Angkor Wat is a truly impressive world heritage site. The central temple covers 1.6 sq km, apparently the world’s largest religious shrine. However it is only the most visited place in a sacred landscape, comprising 1,000 temples and shrines, and extending in an archaeological park over1,000 sq km, some eight times the size of Jersey. Anne and I spent five days exploring the area by Bike, cycling some 216 km. We were entranced; there was so much more to see.
Having cycled across three countries, Thailand, Laos and Vietnam, we had a peaceful week at Siem Reap in Cambodia, which has flourished as a tourist centre close to Angkor Wat. There is a smart international airport some 7km outside the city, the route between the two fringed with large hotels. There were relatively few visitors, as we were there just after Chinese New Year and the Vietnamese Tet Holidays and with the shadow of the Coronavirus. We stayed at a boutique hotel on the edge of the city.
You can visit Angkor Wat by tuk tuk. However we hired Bikes and bought entry tickets for the week for $72 each. This compared with a $32 entry ticket for a single day, so good value if you make repeat visits, which I thoroughly recommend. There is also a definite limit to the richness you can absorb on any one day. Anne & I found four hours exploration of the archaeological park on any day quite enough, after which we returned to enjoy relaxation in the hotel pool/ yoga etc.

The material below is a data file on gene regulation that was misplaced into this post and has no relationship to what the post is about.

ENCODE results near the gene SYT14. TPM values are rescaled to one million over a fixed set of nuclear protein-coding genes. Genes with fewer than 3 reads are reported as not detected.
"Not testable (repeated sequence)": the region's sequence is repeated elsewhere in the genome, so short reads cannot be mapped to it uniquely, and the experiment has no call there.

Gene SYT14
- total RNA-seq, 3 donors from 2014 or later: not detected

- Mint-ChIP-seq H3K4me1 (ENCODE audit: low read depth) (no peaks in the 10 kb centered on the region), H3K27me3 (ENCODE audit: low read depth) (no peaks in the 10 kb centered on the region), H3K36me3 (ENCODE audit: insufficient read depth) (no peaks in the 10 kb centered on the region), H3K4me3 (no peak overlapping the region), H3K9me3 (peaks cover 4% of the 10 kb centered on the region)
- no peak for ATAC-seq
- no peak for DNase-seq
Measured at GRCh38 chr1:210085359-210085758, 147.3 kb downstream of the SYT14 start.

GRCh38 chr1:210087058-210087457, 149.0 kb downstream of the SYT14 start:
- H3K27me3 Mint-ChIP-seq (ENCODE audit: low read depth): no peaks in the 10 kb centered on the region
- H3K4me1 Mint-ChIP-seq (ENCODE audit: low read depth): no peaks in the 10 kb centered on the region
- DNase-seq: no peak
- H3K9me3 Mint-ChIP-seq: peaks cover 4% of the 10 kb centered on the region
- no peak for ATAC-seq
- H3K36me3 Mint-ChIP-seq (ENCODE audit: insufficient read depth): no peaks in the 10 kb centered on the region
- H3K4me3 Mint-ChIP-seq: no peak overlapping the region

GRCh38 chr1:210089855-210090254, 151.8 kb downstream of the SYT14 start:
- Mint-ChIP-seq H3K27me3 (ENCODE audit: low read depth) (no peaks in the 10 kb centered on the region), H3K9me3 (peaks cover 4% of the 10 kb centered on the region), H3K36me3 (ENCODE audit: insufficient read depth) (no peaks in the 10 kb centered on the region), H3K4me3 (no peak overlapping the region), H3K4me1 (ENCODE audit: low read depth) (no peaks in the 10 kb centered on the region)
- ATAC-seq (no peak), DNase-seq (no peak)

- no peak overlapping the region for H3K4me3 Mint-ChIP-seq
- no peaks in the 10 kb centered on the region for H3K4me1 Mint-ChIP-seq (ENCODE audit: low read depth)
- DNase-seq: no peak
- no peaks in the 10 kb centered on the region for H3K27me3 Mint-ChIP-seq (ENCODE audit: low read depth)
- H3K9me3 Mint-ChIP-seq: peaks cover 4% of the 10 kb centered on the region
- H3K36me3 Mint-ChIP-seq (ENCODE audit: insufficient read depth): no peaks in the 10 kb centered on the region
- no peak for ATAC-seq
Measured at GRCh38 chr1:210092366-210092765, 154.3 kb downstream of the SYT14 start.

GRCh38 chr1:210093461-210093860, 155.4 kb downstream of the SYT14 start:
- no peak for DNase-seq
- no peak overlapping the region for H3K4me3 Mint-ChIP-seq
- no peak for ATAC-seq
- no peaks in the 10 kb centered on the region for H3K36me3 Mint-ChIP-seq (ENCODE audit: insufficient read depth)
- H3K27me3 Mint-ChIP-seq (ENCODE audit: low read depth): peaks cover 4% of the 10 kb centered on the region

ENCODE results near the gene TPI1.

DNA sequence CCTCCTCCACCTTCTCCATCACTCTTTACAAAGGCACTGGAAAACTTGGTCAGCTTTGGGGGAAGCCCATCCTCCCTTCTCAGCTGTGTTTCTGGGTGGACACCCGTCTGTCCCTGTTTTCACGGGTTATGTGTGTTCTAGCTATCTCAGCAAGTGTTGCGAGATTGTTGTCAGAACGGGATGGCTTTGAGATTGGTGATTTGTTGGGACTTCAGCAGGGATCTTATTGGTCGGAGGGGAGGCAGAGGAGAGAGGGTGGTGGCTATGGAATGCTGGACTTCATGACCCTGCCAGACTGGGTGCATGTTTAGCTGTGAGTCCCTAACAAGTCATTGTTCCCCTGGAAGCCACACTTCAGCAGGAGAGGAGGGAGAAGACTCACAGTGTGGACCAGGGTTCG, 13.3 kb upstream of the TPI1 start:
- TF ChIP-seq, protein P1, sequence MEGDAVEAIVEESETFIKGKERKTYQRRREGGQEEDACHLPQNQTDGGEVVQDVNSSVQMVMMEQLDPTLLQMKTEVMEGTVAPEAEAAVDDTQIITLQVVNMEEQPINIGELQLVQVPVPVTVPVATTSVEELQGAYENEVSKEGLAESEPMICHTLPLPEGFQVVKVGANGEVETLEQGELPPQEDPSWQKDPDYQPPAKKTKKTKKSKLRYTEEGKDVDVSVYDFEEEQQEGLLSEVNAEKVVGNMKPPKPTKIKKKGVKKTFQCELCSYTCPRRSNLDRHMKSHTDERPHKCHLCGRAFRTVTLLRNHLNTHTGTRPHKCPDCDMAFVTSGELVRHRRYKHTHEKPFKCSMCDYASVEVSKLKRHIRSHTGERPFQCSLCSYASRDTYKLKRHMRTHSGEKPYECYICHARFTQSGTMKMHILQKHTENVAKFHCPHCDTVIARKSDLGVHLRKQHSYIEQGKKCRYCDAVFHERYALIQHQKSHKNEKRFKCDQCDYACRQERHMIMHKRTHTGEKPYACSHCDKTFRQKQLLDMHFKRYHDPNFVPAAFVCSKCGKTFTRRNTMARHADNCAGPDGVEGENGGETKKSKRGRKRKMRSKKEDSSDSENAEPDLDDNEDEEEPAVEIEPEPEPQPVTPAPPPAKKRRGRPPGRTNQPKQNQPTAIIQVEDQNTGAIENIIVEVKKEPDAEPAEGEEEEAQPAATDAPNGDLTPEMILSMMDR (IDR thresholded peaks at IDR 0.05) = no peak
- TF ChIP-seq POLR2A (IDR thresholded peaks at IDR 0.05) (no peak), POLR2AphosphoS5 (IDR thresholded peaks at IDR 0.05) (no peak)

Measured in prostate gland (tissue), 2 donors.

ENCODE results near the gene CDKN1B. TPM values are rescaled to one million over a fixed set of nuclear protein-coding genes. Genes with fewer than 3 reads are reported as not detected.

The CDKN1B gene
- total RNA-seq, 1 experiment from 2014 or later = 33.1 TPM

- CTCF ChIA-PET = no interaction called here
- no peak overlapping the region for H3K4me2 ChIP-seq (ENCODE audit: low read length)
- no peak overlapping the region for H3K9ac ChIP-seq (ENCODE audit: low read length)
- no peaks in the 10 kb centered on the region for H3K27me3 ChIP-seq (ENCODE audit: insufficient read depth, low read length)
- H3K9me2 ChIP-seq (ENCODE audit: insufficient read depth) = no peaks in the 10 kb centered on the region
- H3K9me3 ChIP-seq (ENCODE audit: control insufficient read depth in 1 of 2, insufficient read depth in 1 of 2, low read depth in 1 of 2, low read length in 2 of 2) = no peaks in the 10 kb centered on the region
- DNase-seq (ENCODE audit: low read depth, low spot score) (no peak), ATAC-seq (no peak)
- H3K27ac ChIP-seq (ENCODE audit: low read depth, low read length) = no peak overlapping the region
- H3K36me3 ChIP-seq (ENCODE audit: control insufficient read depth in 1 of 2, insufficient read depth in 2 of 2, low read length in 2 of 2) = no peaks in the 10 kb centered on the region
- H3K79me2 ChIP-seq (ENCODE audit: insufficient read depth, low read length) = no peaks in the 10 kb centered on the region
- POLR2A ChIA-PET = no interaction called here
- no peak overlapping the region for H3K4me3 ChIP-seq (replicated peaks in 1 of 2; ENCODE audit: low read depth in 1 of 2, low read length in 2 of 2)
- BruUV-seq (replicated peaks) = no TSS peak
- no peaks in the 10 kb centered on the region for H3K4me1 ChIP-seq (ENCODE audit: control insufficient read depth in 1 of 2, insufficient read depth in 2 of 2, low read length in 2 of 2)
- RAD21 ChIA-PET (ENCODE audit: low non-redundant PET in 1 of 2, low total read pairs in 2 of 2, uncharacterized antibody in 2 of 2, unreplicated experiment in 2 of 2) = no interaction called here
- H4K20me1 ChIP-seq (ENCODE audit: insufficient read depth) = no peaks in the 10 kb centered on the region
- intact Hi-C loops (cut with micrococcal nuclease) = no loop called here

The Map indicates the essentially geometric form of the landscape, its east –west, north-south alignment, corresponding to projection of an image of heaven on earth, the mandala, by Khmer monarchs. The pattern is repeated in the form of the surrounding bunds, where wet rice was cultivated.
The Khmer kingdom was an inland theocracy, managing water flow. The temples and city of Angkor are surrounded by artificial lakes and channels. 50km to the north are the hills of Phnom Kulen, from which sandstone used in the temples was brought. With rainfall on the hills, the rivers and streams flooded, eventually resulting in seasonal expansion of Tonle Sap, the Great Lake, to the SE of Angkor. Water management around Angkor resulted in holding back water in the bunds, encouraging rice cultivation.
The temples comprise passages and terraces leading to further passages and crossings. Unlike approximately contemporary European cathedrals, there is no useable interior space
In my view, if you travel to South East Asia, you should hire Bikes and luxuriate in the Ankgor Wat complex, staying for at least four days. Six or seven would be better!